Negotiating Tip #29:
Hedging Your Bets About a Sole Source
Before renewing a sole-source contract, buyers will do well to review it head-to-toe and identify components that might be sourced elsewhere. Even when the equipment or software is highly specialized, another firm may be able to meet the specs.
With computer-aided design and manufacturing, the barriers to entry are a lot lower than they used to be. Even if the second source isn’t quite ready for prime time, it may be able to handle an ancillary role, like maintenance, training, or installation.
Before floating this proposition at the negotiating table, it’s important to run a cost-benefit analysis of potential sole-source competitors. If the alternative source can’t meet the buyer’s specs, or has a poor reputation, the sole source could call your bluff. (And most likely they’ll know—it’s their bailiwick, after all.) Here’s a good general rule: Threaten action only when you’re in a position to make good on the threat.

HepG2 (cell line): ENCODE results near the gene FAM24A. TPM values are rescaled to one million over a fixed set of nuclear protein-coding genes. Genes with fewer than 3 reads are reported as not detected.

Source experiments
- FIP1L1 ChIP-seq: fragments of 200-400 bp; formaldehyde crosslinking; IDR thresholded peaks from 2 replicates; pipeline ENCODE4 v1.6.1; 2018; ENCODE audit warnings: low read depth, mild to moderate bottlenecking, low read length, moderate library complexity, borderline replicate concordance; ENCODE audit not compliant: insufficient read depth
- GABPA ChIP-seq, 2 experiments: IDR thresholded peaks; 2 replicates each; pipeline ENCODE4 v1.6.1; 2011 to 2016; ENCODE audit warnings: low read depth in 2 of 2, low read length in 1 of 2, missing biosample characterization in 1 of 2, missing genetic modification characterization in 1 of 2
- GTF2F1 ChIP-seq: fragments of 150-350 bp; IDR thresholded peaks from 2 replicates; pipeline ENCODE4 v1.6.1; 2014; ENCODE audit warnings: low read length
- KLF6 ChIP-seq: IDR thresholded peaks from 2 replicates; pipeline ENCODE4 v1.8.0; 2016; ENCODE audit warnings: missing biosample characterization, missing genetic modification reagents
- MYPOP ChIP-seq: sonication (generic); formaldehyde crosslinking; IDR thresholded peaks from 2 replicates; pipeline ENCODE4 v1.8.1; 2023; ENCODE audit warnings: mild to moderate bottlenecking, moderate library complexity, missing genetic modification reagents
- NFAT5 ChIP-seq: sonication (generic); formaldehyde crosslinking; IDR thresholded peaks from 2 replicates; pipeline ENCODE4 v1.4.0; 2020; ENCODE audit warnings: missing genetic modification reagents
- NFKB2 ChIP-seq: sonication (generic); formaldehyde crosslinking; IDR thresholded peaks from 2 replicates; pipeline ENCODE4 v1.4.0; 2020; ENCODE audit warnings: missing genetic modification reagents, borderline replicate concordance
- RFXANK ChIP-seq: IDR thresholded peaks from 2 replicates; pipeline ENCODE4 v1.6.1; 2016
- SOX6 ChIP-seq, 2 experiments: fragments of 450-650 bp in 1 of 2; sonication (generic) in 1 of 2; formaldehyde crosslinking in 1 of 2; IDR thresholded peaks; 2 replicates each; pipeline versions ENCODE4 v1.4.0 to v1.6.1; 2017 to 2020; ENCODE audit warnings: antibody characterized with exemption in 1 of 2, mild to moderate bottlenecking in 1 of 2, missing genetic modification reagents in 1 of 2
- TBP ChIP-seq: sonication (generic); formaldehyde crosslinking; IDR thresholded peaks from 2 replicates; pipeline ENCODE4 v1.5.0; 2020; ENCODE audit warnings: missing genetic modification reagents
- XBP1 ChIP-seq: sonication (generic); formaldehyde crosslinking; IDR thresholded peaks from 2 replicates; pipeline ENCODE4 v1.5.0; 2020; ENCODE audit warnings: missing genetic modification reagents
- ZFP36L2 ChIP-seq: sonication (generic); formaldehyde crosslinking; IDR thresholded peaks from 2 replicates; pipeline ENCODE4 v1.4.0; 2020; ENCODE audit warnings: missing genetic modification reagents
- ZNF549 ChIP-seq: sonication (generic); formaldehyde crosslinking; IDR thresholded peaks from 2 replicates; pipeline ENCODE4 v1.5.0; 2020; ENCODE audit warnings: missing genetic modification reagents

When a buyer floats the possibility that their firm will go elsewhere, even for a small portion of the business, it may motivate the seller to raise their game. This isn’t a magic bullet; they won’t necessarily offer an immediate price cut.
But by homing in on areas where the competition is most credible, the buyer may get something with real value to their bottom line—an extended warranty, for example, or free training on upgraded versions of the product.